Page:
मायासंख्यातुरीयं परममृतमजं ब्रह्म यत्तन्नतोऽस्मि॥

yo vishvAtmA vidhijaviShayAn prAshya bhogAn sthaviShThAn |
pashchAchchAnyAn svamativibhavAn jyotiShA svena sUkShmAn ||
sarvAnetAnpunarapi shanaiH svAtmani sthApayitvA |
hitvA sarvAnvisheShAnvigataguNagaNaH pAtvasau nasturIaH ||

turIya identifies with and enjoys the gross universe (virAT) in the waking state. It enjoys the subtle world of its own mind (hiraNyagarbha at the cosmic level) in the dream state. And it withdraws everything into itself in the dissolution of the universe (pralaya), where it is known as the ‘unmanifest’ (avyAkRRita), the causal level of Ishvara. (On the gaining of Self-knowledge) all of this is discarded and he realizes that he is the fourth, free of all distinctions. May this turIya, that is without any attributes, protect us …………… 2

Again, I would like to point out that the above ‘translations’ are my understanding [as of 2010-11 – they were originally posted to Advaita Academy] based on the few commentaries that I have seen. If any Sanskrit scholar is reading this, please email me to point out any errors and suggest a better rendering! (A word by word translation into English of Shankara’s complete works would be invaluable but I do not think such a thing exists.) [Comment on above: The VaradarAjan book of course gives the word-by-word translation of Shankara’s introduction. Unfortunately, I did not have this when I wrote ‘A-U-M’!]

*** Read Part 2 – the first verse of the Upanishad ***

6 thoughts on “mANDUkya upaniShad Part 1

  1. “I have just started reading the massive commentary on the Mandukya, Gaudapada Karika and Shankara bhashya (if it was Shankara) by Divyajnana Sarojini Varadarajan. Only 500 copies were printed and these may sell out quickly as her Upanishad commentaries are unparalleled.”

    To clarify, “her Upanishad commentaries” are actually compilations of Swami Paramarthananda’s lectures based on her notes taken from classes and audio recordings which she afterwards edited and published in book form.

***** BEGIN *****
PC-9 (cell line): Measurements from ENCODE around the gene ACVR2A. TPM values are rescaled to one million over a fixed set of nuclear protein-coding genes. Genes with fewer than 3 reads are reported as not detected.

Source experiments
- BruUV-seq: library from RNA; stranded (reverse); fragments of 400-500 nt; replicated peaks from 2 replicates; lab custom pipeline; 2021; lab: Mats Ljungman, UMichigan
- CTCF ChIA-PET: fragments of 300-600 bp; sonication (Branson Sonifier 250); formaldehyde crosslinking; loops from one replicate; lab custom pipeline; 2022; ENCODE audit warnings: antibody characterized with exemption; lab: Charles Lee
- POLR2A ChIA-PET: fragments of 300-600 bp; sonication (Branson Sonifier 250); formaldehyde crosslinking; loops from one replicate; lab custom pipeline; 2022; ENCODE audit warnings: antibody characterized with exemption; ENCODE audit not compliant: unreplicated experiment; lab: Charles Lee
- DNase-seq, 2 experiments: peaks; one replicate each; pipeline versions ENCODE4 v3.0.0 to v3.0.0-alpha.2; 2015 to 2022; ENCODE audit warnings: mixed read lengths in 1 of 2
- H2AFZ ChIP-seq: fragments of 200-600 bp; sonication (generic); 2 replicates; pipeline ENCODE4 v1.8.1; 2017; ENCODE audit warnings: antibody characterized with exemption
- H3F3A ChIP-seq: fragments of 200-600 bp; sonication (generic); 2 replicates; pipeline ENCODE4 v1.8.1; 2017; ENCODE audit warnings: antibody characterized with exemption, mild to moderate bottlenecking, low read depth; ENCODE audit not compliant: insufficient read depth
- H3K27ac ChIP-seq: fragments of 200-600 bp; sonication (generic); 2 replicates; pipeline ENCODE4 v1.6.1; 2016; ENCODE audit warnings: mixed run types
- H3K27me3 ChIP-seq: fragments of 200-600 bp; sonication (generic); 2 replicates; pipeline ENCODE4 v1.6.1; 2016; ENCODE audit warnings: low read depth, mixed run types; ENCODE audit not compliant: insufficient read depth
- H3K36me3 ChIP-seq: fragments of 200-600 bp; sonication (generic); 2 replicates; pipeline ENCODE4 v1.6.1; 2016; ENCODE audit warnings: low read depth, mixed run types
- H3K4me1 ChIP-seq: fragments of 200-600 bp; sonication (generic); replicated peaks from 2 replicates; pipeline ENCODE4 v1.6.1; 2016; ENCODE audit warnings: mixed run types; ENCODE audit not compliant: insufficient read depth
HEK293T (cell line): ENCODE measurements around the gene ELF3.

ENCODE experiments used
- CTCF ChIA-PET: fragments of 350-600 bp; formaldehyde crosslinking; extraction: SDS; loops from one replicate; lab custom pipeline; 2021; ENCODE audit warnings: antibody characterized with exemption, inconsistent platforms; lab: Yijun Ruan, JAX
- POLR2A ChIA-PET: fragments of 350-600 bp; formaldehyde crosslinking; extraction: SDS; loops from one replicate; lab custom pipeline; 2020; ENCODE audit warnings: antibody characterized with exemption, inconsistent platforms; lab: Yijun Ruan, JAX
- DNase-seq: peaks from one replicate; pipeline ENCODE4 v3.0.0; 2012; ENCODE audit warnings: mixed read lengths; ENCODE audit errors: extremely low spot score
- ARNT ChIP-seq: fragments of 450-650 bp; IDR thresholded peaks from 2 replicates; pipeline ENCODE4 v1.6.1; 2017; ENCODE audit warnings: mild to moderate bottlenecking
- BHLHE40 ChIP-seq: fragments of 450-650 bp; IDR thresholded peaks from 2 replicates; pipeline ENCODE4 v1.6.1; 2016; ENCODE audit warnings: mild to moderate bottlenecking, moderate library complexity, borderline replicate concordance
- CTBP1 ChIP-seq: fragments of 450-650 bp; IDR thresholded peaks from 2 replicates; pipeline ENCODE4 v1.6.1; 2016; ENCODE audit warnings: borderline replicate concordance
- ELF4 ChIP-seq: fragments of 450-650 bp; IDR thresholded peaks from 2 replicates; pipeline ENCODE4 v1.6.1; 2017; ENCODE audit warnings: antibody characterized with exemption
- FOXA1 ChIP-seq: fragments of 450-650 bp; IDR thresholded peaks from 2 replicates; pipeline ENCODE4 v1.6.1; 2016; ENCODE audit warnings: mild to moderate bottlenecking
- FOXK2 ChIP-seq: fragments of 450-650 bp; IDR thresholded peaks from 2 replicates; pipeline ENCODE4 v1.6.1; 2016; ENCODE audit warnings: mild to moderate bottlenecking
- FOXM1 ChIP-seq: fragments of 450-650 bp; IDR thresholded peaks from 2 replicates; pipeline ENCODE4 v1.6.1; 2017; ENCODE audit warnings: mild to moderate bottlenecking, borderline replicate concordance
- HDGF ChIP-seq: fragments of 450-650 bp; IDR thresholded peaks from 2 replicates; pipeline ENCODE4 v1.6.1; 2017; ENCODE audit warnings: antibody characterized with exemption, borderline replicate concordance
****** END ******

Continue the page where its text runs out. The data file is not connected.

2. Thanks for clarification, Rick.

    To be really pedantic, they take into account both Swami Paramarthananda and Swami Dayananda talks and commentaries, add detailed word translations and reword original verbal material so as to make the whole thing more readily comprehensible and accessible. They are way more valuable than mere transcriptions of talks.

    I should certainly have acknowledged the Swamis’ original material. I deliberately chose not to do so because a) this might diminish the value of the book in some readers’ minds and b) because certain contributors to the site have such a low opinion of the sampradAya!

  3. “(A word by word translation into English of Shankara’s complete works would be invaluable but I do not think such a thing exists.)”

    And no wonder. I doubt if such a thing would be of much use. A word in a given language can mean a lot of different things and a translator often has to come up with a whole different word to mean exactly what the writer wanted to say. Sometimes it’s necessary to make compromises and difficult decisions in order to move through an untranslatable phrase. Since every translation involves interpretation, a word-for-word translation would inevitably have to give a number of alternative meanings for many phrases, which could well prove even more confusing than your everyday standard translation.

  4. I understand your comment, Rick but, having had to contend with lots of translations of Shankara in writing ‘Confusions’, I have to disagree. If you compare several different translations, you will sometimes find widely differing explanations. I usually explain these by saying that the translator starts off with a particular understanding of a topic and he looks to find that interpretation from Shankara. And lo! With a bit of judicious selection of alternative word-meanings and associations, the expected understanding is found!

    In such situations, what I really want is a ‘straight’, uninterpreted, word by word translation, leaving it up to the reader to put this into a particular teaching ‘style’. Because I have no real Sanskrit fluency of my own, I have asked Ramesam several times to provide me with this. What I then do is attempt to reconcile this with other ‘undisputed’ writing from Shankara.

  5. Dennis, the following recent ‘Penguin Classics’ book may be quite useful: ‘The Roots of Vedanta – Selections from Sankara’s Writings’, 2012. It is divided into seven sections (462 pp).

  6. Many thanks for that, Martin – I had not heard of this one. I have already ordered it! For anyone else interested, it is much cheaper than Amazon from Majestic Books, via ABE Books UK.